"Appaloosa" Ed Harris' latest film as director, cowriter and costar is at once new and old, a fresh Western standoff between law and disorder that throws straight back to its predecessors. Generally, the direct approach works, creating a sturdy, two-hour diversion. But it doesn't serve Harris' stoic gunfighter especially well, or his manipulative love interest, a gratingly artificial Renee Zellweger. Only Viggo Mortensen as Harris' sidekick connects with viewers, owning every scene he's in. Grade: B-
"Blindness" Adapting Jose Saramago's novel of a world suddenly going blind and all Lord of the Flies, Fernando Meirelles plays with reflections, shadows and halo-surrounded frames to make the viewer keenly aware of the act of seeing, the better to feel the disorientation of its loss. As the sole sighted person in a quarantine facility left to food rationing and the filth of its inmates, Julianne Moore makes a strong, empathetic guide. But despite his fascinating, devastating viewpoint, Meirelles' film could use more insight to make it worthwhile. Grade: B-
"The Duchess" NEW! In the past couple of years, we've seen women of history under the gun to produce a male heir in films such as Marie Antoinette and The Other Boleyn Girl. Falling between the confectionary delights of the former and the overcooked melodrama of the latter is The Duchess, a well-built, reasonably compelling portrait of one of Lady Di's real-life, 18th-century ancestors.
Keira Knightley is Georgiana, the new Duchess of Devonshire. After submitting happily to an arranged marriage with the Duke of Devonshire (Ralph Fiennes), Georgiana charms his politician friends and the people at large. In the Duke's eyes, however, she is another servant, there to bear a son and put up with his infidelities without question. Considering all things equal, she starts a passionate love affair with rising politician Charles Grey (Dominic Cooper), but equality is out of her reach.
Georgiana's fashion-plate status results in a costume drama with a capital "C," and Knightley holds up well under the mile-high wigs, although Oscar talk surrounding her performance feels like a reach. Surprisingly, it's Fiennes who really gets under your skin with his slimy, all-too-human view of a man taking full advantage of his privilege. Grade: B --Melissa Starker
"Flash of Genius" Greg Kinnear's Bob Kearns is an interesting sort of movie hero -- the wronged inventor of the intermittent windshield wiper wages a true-life David-and-Goliath battle against the big automakers, but he also puts that struggle above everything, including his family. The actor quietly and masterfully conveys Kearns' initial thrill of invention, the angst of realizing his idea had been stolen and the near obsession he falls into as he seeks vindication. Kinnear makes the best of the part, despite a less-than-urgent treatment of the story. Grade: B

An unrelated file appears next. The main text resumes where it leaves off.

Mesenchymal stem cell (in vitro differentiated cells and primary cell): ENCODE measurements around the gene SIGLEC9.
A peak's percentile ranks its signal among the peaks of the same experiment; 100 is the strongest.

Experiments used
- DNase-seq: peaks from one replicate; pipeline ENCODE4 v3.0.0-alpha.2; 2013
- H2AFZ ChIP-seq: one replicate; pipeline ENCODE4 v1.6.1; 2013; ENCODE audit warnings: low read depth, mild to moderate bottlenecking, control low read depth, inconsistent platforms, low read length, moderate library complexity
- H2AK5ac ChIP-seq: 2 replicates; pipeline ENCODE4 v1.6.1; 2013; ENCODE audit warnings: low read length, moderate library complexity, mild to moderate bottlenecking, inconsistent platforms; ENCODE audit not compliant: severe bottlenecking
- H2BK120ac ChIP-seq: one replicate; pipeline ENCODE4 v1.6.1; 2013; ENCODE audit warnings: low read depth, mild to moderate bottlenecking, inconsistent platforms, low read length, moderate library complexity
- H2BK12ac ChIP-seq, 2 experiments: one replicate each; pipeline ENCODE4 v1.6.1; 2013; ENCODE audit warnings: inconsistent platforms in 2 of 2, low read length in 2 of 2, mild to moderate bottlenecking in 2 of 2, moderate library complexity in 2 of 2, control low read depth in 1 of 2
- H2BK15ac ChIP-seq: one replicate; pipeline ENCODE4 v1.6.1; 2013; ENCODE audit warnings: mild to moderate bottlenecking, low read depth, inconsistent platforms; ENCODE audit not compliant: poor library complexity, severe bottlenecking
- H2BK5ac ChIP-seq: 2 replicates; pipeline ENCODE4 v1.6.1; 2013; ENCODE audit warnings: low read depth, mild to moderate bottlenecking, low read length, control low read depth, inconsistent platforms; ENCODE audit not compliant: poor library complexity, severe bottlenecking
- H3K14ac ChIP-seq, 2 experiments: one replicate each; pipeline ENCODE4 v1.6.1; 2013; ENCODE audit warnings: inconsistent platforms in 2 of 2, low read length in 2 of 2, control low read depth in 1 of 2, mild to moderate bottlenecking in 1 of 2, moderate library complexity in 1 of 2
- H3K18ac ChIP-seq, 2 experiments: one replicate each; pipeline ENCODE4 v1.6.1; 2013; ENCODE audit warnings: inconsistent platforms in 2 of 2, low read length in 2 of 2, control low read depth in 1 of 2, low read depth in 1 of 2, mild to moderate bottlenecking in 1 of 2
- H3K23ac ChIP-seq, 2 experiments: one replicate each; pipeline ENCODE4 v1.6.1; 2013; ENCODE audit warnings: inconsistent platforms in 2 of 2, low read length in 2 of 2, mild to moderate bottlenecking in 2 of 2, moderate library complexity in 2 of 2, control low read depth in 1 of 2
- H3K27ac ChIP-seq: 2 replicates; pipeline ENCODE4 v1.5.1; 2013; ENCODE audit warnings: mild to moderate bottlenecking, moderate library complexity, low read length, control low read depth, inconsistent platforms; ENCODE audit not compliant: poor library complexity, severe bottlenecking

"I Served the King of England" NEW! Covering a less treacly area of turf familiar from Life is Beautiful, veteran Czech filmmaker Jiri Menzel's charming, thoughtful, sometimes hilarious film considers the Nazis' European clampdown from the perspective of an unapologetically womanizing and materially minded waiter in Prague. Though he's small and fair and gets far more onscreen action, Jan (Ivan Barnev) brings Chaplin to mind as he works his way up in the luxury hotel world and saves toward his dream of being a millionaire.
Told through the flashbacks of his older self (Oldrich Kaiser), who's just been released from years in prison, the story of Jan's youth touches on the horrors of concentration camps and military amputees, things he chose not to see as they were. Menzel's approach to it all is light, surreal, with a touch of his main character's bemusement, which turns out to be a powerfully effective way of imprinting on the audience Jan's hard-learned lesson in civic responsibility. Grade: A-
"Nick and Norah's Infinite Playlist" Despite the title, this feels less like an eternal journey and more like a better-than-average, but still lacking, teen comedy about a dumped and mopey bass player (Michael Cera), a pseudo friend of his ex (Kat Dennings) and the wacky misadventures they have together in New York City. There's a nod to Juno in some of the forced banter, and though the promising Dennings isn't quite up to Ellen Page's level yet, the film does eventually find its own entertaining footing. Grade: B-
"Religulous" Steered by Borat director Larry Charles, comedian and devout skeptic Bill Maher travels the world as an ambassador of doubt in search of believers. Speaking to scholars, church leaders and everyday followers, Maher questions the wisdom of organized religion in general and the specific practices of everything from Christianity to Scientology. On his trip, he reveals the connections between Christ's story and the central figures of other religions, also the judgment practiced by some who preach that only God should judge. Unfortunately, Maher can't cast the first stone in the area of judgment, and he blows an opportunity to discuss why so many different cultures develop similar systems of belief. But for fellow skeptics, there's some very funny stuff here, especially Charles' insidious use of film clips and a chat with a real riot of a Vatican official. Grade: B
Retrospective: David Lean A gorgeous Peter O'Toole is independent-minded British lieutenant T.E. Lawrence, leader of the WWI desert campaign against the Turks in David Lean's stunning Lawrence of Arabia. The British master's best known film, showing Friday, Oct. 10, as part of the Wexner Center's Lean retrospective, will be presented in 70mm. On Sunday, Oct. 12, the series continues on another continent with Summertime. Lean's personal favorite, and another beautiful visual achievement, the 1955 Venetian romance pairs vacationing Akron spinster Katharine Hepburn with an attentive, but married, Rossano Brazzi. Click to WexArts.org for more info. --Melissa Starker